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March 1993

Intrinsic Stability of 'Self-Sealing' Unsutured Cataract Wounds

Author Affiliations

From the Center for Eye Research, Boston, Mass (Drs Frieling and Steinert); the Department of Ophthalmology, University of Regensburg (Germany) (Dr Frieling); and the Department of Ophthalmology, Harvard Medical School, Boston (Dr Steinert). Neither of the authors has any financial or proprietary interest in any of the devices used in this study.

Arch Ophthalmol. 1993;111(3):381-383. doi:10.1001/archopht.1993.01090030101048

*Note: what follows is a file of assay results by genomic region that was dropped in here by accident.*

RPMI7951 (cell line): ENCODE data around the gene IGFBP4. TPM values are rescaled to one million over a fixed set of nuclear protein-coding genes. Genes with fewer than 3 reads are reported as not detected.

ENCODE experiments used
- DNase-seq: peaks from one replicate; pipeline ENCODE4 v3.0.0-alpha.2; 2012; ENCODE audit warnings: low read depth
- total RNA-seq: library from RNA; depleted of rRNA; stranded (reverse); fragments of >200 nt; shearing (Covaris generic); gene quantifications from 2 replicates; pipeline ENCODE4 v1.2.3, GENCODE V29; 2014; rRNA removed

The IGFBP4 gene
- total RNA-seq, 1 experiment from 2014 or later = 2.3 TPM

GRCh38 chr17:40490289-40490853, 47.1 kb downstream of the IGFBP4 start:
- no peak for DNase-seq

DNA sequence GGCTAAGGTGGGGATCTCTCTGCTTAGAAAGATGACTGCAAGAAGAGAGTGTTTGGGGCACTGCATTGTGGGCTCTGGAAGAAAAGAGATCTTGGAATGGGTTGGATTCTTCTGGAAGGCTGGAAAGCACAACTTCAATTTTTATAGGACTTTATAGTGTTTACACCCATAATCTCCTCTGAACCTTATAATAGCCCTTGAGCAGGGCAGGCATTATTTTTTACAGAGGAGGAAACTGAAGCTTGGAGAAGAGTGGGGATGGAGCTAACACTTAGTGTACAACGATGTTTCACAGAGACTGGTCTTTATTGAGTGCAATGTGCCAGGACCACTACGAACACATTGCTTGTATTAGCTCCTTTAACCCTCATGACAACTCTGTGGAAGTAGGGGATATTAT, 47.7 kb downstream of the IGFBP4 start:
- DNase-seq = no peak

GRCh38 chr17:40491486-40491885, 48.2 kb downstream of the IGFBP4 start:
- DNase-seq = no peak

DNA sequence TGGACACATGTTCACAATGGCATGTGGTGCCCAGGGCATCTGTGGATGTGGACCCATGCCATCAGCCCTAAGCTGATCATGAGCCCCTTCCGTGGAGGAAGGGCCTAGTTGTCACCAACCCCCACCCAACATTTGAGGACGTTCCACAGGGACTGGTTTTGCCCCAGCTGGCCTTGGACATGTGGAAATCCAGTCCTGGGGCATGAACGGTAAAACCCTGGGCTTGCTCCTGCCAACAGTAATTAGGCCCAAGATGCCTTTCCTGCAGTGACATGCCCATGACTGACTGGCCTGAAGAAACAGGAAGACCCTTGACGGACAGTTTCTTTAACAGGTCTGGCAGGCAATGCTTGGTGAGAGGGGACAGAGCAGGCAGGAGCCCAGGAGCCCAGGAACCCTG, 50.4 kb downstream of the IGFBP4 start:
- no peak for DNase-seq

• Many operative and postoperative factors can influence cataract wound stability and postoperative astigmatism. The final outcome is fundamentally dependent on the intrinsic biomechanical stability of the corneal dome in the presence of the wound. We determined the stability of the central and peripheral cornea with computer-assisted topographic analysis of six freshly enucleated human globes. Self-sealing, unsutured, scleral tunnel wounds 4.0 mm in length were dissected, with widths varying from 1.4 to 6.0 mm. Intraocular pressure was elevated in 5-mm increments from 15 to 40 mm Hg without measurable topographic change in the visual axis or superior cornea. We conclude that these long scleral tunnel wounds do not necessarily destabilize the cornea within the usual range of intraocular pressure. Postoperative-induced astigmatism is therefore due to other operative and postoperative factors. Some of these factors may be identifiable with this model and controlled or eliminated.